Why I Ended My Family’s Ketchup Ban

Bowl of ketchup or tomato sauce
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A couple of years ago, I wrote a blog post with the headline, “Crossing Ketchup Off My Shopping List.” In it, I described how we ran a taste-test of different tomato sauces with my children and, after identifying their favorite, switched to it instead of using ketchup.

Well, guess what? Yep, there it is, sitting on a shelf in my fridge — a bottle of ketchup.

My husband and I never eat ketchup. He grew up in Spain, I in Russia, and ketchup was not a staple in those countries back then. (It probably is now, thanks to globalization.)

My older daughter prefers a good tomato sauce. But, it turns out, my middle child, the one with a fierce sweet tooth, could never fully embrace tangy tomato sauce on her sausages, potatoes and a number of other random things kids put ketchup on. Although initially enthusiastic about trying new and exciting variations, she ultimately stuck to her guns and requested that ketchup be brought back. I obliged.

I know she will have access to it at school, parties and friends’ houses. I don’t want her to grow up thinking that ketchup is a forbidden food she needs to gorge on while mom is out of sight.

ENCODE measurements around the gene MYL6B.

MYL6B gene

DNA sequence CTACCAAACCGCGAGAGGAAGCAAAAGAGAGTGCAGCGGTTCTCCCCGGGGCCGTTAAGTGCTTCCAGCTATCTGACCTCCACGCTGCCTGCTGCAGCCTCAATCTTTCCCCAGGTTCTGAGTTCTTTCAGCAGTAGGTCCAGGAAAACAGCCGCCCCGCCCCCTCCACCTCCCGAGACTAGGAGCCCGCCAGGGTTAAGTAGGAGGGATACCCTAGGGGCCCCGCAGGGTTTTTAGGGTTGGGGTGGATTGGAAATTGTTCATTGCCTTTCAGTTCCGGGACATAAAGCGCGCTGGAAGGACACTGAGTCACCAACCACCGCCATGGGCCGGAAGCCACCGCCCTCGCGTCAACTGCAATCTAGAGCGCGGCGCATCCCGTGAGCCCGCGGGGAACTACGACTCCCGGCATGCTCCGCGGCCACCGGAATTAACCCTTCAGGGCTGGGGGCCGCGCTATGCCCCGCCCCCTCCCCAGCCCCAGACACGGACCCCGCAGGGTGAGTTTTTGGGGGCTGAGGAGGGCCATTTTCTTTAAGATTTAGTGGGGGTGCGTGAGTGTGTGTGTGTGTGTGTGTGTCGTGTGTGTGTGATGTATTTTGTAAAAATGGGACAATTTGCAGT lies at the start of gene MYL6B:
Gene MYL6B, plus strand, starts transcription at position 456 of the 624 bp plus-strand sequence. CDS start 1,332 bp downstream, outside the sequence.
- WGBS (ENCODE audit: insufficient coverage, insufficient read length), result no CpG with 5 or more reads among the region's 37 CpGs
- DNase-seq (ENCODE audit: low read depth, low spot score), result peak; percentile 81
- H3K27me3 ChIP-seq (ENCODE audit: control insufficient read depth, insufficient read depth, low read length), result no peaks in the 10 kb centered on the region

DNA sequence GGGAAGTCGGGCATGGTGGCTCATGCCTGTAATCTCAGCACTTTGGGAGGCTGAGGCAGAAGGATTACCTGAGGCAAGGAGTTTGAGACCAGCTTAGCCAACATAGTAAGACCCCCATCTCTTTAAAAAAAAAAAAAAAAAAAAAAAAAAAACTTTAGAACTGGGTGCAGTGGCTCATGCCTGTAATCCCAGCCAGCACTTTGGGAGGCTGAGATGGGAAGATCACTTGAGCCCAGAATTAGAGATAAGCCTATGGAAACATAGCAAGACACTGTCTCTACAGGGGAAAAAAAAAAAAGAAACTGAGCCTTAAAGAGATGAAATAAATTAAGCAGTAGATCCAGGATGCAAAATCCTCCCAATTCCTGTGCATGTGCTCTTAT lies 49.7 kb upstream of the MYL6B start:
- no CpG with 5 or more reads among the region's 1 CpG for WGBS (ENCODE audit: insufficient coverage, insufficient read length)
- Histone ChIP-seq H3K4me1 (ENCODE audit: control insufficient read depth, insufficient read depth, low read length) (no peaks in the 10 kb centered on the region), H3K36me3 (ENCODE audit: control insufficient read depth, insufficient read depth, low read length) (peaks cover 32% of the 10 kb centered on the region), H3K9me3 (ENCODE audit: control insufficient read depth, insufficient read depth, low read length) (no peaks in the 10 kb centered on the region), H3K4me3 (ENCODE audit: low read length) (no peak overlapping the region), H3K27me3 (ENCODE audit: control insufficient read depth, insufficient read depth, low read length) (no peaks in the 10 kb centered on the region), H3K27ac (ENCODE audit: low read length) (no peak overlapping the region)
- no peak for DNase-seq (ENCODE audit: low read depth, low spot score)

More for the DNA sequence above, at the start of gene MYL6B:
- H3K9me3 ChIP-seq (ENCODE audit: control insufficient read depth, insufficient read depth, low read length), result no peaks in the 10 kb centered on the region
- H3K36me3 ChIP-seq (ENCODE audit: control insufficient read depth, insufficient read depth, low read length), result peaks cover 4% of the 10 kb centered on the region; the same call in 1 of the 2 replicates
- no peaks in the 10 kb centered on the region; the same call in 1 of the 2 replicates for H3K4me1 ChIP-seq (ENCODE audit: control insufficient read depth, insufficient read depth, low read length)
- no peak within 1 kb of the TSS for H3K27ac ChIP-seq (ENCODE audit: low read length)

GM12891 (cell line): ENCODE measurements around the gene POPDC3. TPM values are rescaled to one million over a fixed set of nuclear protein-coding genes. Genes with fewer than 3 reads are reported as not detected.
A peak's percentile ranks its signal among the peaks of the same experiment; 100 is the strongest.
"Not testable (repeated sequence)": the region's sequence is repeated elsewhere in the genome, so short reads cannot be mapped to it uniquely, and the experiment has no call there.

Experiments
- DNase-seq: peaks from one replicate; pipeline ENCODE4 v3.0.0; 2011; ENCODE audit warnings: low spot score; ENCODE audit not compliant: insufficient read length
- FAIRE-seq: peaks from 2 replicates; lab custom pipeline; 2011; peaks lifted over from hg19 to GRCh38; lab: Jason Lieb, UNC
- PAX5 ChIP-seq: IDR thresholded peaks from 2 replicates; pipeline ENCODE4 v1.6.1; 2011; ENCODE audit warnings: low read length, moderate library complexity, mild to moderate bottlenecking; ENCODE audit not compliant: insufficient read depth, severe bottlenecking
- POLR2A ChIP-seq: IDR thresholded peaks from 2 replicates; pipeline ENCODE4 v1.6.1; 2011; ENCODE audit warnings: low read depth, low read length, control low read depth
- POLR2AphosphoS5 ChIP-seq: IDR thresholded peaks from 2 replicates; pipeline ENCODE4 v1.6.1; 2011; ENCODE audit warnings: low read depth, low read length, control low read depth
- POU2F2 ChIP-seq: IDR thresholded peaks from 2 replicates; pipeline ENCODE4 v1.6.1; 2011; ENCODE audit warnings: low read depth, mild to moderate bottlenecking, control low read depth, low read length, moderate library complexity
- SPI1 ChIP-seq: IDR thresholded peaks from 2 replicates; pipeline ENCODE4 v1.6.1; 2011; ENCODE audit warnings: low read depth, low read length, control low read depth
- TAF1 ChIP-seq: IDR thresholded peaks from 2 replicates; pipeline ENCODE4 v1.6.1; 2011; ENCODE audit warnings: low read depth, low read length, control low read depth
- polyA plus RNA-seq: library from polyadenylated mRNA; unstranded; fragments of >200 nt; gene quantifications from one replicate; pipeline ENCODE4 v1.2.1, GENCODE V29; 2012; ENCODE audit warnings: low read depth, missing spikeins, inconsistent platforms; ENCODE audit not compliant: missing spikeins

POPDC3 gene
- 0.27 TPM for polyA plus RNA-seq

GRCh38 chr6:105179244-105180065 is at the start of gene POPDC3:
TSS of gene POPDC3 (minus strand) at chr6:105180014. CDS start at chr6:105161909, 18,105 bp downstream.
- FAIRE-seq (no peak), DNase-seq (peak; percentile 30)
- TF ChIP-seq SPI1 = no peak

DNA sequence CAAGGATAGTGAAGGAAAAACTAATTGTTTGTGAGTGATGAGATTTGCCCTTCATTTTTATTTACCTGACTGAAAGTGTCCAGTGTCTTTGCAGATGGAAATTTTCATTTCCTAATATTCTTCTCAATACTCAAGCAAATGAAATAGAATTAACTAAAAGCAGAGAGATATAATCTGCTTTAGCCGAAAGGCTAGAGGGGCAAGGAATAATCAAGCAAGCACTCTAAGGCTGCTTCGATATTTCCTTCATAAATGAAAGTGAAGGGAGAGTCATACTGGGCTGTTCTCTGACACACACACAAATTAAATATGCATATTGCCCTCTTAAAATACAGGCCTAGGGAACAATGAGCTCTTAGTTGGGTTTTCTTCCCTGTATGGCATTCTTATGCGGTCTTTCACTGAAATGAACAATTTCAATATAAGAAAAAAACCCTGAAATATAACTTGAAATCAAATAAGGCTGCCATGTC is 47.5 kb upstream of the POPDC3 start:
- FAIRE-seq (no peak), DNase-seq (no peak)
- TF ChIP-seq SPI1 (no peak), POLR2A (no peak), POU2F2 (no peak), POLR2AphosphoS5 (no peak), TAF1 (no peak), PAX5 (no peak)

And, yes, I am aware of the sugar content of ketchup. One teaspoon of sugar per tablespoon of food is a lot of sugar. So we are learning to squeeze just a little on our plate first and get seconds if we need them. It helps prevent waste, too. She used to leave uneaten heaps of it on her plate. We also try to cut sugar in other ways.

My point of sharing this is not to discourage you from improving your family’s diet. There are more nutritious tomato sauces than ketchup, of course. But, in ketchup’s defense, I have seen many selective eaters in my practice using it as a familiar “vehicle” for taking bites of new food or getting some of the iron-rich meat they need.

Also, I strongly believe that instead of creating a nutritional bubble around children, it is more beneficial to teach them to handle all kinds of foods they will be surrounded by for the rest of their lives. Keeping things in perspective and considering an overall balance is also the key to my sanity. I prefer to invest time and money in what matters the most to me and my family, and to cut myself some slack when it comes to more trivial stuff.

That’s why I consider myself fortunate to be able to cook fresh meals from scratch most of the time and buy local and organic often. We eat as a family every day of the week because we all like it and it works for our lifestyle. I also spend time planning snacks so that no one is left grazing all day long or goes hungry between meals.

For the same reason, I do not ban soda, keep ketchup in my fridge and happily ordered pizza for dinner last night when we all played outside until late. If you are doing the same and more, I am not going to judge you, despite all the big letters after my name. Raising kids in this crazy food environment is hard and the more guilt and shame we inflict on ourselves or our children, the harder it gets. So let’s keep the big picture in mind and not stress about minor issues, such as keeping ketchup on your shopping list — for now.

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Natalia Stasenko
Natalia Stasenko, MS, RD, is a U.S.-credentialed pediatric dietitian based in London and New York and the owner of Feeding Bytes. She blogs at feedingbytes.com. Follow her on Twitter and Facebook.